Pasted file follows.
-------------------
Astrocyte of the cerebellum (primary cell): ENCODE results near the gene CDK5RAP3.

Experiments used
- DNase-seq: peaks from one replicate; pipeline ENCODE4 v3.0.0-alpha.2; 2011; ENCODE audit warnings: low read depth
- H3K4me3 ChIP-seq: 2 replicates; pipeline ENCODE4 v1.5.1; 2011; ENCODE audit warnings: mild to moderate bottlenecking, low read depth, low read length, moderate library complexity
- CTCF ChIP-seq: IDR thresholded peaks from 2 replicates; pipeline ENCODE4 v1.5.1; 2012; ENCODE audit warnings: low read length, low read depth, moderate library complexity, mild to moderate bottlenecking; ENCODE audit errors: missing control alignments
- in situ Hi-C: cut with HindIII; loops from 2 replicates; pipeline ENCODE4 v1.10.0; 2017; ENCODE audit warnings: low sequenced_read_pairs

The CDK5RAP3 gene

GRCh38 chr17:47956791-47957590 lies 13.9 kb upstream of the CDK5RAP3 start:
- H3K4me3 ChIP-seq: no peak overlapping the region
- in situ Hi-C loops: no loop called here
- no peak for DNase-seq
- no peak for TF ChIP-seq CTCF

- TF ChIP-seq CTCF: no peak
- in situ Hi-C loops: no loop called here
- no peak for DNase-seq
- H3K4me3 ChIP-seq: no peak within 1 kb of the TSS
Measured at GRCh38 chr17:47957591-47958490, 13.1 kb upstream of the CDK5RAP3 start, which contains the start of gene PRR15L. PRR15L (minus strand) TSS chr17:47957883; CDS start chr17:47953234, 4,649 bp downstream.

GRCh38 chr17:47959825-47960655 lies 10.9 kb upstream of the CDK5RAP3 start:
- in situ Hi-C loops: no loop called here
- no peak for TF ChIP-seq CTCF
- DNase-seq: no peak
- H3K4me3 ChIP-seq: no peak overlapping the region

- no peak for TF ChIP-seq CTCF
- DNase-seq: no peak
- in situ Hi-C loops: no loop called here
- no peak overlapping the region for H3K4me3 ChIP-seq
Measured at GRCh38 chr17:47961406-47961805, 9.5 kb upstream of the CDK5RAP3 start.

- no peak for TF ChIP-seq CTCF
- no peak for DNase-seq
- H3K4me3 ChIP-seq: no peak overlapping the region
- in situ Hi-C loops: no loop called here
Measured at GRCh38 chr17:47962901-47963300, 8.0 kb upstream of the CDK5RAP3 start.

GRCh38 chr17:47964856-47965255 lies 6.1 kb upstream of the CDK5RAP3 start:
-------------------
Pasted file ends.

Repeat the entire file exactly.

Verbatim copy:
Astrocyte of the cerebellum (primary cell): ENCODE results near the gene CDK5RAP3.

Experiments used
- DNase-seq: peaks from one replicate; pipeline ENCODE4 v3.0.0-alpha.2; 2011; ENCODE audit warnings: low read depth
- H3K4me3 ChIP-seq: 2 replicates; pipeline ENCODE4 v1.5.1; 2011; ENCODE audit warnings: mild to moderate bottlenecking, low read depth, low read length, moderate library complexity
- CTCF ChIP-seq: IDR thresholded peaks from 2 replicates; pipeline ENCODE4 v1.5.1; 2012; ENCODE audit warnings: low read length, low read depth, moderate library complexity, mild to moderate bottlenecking; ENCODE audit errors: missing control alignments
- in situ Hi-C: cut with HindIII; loops from 2 replicates; pipeline ENCODE4 v1.10.0; 2017; ENCODE audit warnings: low sequenced_read_pairs

The CDK5RAP3 gene

GRCh38 chr17:47956791-47957590 lies 13.9 kb upstream of the CDK5RAP3 start:
- H3K4me3 ChIP-seq: no peak overlapping the region
- in situ Hi-C loops: no loop called here
- no peak for DNase-seq
- no peak for TF ChIP-seq CTCF

- TF ChIP-seq CTCF: no peak
- in situ Hi-C loops: no loop called here
- no peak for DNase-seq
- H3K4me3 ChIP-seq: no peak within 1 kb of the TSS
Measured at GRCh38 chr17:47957591-47958490, 13.1 kb upstream of the CDK5RAP3 start, which contains the start of gene PRR15L. PRR15L (minus strand) TSS chr17:47957883; CDS start chr17:47953234, 4,649 bp downstream.

GRCh38 chr17:47959825-47960655 lies 10.9 kb upstream of the CDK5RAP3 start:
- in situ Hi-C loops: no loop called here
- no peak for TF ChIP-seq CTCF
- DNase-seq: no peak
- H3K4me3 ChIP-seq: no peak overlapping the region

- no peak for TF ChIP-seq CTCF
- DNase-seq: no peak
- in situ Hi-C loops: no loop called here
- no peak overlapping the region for H3K4me3 ChIP-seq
Measured at GRCh38 chr17:47961406-47961805, 9.5 kb upstream of the CDK5RAP3 start.

- no peak for TF ChIP-seq CTCF
- no peak for DNase-seq
- H3K4me3 ChIP-seq: no peak overlapping the region
- in situ Hi-C loops: no loop called here
Measured at GRCh38 chr17:47962901-47963300, 8.0 kb upstream of the CDK5RAP3 start.

GRCh38 chr17:47964856-47965255 lies 6.1 kb upstream of the CDK5RAP3 start: